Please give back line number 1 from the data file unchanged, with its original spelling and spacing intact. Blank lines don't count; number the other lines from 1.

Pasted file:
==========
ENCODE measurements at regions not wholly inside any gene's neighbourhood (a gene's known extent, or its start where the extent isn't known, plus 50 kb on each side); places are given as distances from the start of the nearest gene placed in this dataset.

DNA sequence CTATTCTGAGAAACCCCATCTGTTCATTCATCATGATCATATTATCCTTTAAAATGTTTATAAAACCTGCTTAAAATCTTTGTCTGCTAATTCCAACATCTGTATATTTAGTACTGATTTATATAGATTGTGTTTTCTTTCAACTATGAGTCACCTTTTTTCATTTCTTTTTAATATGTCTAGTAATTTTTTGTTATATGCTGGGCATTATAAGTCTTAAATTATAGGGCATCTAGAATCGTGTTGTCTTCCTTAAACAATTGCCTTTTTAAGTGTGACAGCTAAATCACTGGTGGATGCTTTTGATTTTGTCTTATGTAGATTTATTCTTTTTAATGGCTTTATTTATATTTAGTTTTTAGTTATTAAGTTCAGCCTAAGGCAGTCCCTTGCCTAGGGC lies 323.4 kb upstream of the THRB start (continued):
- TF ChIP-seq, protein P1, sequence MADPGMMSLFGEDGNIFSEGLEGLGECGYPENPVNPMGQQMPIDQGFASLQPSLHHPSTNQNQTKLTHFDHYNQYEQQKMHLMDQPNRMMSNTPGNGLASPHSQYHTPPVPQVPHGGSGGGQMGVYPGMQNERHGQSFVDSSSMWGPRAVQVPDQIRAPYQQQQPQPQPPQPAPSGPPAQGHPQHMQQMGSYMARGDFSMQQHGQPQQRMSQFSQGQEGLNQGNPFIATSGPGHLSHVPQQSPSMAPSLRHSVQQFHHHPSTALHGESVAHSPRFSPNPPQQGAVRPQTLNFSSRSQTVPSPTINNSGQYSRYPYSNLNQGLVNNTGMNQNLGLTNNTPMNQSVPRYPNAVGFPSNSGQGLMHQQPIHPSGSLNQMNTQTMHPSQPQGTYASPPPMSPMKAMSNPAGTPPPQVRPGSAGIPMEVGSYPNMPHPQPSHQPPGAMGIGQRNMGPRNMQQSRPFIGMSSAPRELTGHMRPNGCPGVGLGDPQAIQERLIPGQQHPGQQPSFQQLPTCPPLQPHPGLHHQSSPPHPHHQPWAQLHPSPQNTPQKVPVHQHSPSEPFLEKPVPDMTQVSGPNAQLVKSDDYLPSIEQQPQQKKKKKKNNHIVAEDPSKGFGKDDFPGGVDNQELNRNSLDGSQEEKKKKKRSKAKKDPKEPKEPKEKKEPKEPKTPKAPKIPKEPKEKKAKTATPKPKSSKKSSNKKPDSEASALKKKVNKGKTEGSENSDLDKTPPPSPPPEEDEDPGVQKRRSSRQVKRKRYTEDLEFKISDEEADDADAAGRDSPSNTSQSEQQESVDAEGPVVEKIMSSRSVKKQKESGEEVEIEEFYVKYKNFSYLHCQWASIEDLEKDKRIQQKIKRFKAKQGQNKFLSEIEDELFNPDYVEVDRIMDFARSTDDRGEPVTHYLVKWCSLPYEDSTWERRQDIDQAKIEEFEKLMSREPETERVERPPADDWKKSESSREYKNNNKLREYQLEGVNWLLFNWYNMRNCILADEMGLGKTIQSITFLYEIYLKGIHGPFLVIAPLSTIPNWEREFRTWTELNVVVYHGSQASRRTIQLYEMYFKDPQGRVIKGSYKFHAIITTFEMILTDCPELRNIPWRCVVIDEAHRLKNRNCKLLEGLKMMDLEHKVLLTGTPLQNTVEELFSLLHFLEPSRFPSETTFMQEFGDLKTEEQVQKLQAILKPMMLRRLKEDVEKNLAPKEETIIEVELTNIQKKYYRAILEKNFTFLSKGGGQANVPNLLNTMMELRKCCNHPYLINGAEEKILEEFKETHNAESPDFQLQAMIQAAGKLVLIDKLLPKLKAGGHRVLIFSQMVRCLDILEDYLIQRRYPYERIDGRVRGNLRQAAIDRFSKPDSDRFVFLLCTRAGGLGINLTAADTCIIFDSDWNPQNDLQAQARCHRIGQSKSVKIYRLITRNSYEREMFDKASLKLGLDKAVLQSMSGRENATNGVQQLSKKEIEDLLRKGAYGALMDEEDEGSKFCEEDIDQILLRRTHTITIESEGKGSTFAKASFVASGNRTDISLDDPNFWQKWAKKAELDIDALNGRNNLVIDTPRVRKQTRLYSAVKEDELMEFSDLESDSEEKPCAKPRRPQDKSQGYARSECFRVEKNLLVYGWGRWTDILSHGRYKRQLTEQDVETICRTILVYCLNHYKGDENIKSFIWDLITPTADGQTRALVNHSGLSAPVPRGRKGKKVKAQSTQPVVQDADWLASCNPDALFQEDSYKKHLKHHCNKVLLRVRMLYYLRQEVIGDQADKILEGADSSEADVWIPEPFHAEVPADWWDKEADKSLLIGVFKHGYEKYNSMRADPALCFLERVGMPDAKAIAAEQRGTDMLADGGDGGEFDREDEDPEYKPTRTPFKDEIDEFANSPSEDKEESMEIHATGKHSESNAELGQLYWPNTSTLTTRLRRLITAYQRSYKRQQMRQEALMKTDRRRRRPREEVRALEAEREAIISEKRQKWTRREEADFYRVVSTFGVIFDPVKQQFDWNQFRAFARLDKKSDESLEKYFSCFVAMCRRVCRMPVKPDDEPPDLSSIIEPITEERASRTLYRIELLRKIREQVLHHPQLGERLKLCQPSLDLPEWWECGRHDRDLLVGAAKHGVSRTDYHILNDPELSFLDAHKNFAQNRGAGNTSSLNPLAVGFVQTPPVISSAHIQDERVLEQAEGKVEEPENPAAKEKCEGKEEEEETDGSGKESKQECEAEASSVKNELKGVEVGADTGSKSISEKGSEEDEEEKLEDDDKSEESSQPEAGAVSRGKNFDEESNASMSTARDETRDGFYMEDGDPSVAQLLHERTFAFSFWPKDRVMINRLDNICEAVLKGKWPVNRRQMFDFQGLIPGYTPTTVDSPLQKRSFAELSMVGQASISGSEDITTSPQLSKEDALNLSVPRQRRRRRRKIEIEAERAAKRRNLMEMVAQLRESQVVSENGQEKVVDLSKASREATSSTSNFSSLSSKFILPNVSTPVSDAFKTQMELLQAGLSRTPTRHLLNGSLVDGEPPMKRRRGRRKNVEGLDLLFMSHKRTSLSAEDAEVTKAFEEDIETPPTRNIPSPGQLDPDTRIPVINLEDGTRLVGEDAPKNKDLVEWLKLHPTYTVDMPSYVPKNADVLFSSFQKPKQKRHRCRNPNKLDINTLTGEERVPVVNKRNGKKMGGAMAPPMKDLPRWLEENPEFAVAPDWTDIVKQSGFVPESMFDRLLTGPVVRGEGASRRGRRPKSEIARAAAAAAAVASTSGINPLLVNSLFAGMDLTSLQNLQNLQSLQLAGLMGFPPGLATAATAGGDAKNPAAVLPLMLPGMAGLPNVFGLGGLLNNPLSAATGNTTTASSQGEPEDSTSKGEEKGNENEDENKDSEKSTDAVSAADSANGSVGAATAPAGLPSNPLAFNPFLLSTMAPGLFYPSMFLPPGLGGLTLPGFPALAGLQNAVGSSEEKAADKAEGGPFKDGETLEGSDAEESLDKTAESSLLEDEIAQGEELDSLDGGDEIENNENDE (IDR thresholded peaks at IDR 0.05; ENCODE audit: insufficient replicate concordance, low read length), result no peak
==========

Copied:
ENCODE measurements at regions not wholly inside any gene's neighbourhood (a gene's known extent, or its start where the extent isn't known, plus 50 kb on each side); places are given as distances from the start of the nearest gene placed in this dataset.